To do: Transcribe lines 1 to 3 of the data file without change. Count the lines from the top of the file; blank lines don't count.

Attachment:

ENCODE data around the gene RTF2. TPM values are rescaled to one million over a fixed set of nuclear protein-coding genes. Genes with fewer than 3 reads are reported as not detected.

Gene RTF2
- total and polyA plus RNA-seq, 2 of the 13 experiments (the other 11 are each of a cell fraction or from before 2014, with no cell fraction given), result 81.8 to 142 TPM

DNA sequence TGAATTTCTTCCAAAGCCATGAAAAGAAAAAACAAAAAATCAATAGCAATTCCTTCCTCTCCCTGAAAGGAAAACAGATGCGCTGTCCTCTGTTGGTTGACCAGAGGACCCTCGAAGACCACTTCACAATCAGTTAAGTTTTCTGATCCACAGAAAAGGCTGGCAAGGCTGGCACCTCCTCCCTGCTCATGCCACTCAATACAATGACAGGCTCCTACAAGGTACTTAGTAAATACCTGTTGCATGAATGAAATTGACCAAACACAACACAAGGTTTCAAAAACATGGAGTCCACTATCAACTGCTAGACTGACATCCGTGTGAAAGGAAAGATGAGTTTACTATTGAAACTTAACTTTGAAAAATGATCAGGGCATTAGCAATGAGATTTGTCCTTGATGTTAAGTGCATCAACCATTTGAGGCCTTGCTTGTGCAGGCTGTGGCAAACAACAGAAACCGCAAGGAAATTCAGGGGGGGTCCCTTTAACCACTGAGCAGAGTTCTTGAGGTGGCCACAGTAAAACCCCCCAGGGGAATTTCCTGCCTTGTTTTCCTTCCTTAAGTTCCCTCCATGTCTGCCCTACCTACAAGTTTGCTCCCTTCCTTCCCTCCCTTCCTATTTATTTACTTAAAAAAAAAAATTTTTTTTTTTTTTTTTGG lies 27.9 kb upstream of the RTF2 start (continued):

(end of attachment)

ENCODE data around the gene RTF2. TPM values are rescaled to one million over a fixed set of nuclear protein-coding genes. Genes with fewer than 3 reads are reported as not detected.

Gene RTF2
- total and polyA plus RNA-seq, 2 of the 13 experiments (the other 11 are each of a cell fraction or from before 2014, with no cell fraction given), result 81.8 to 142 TPM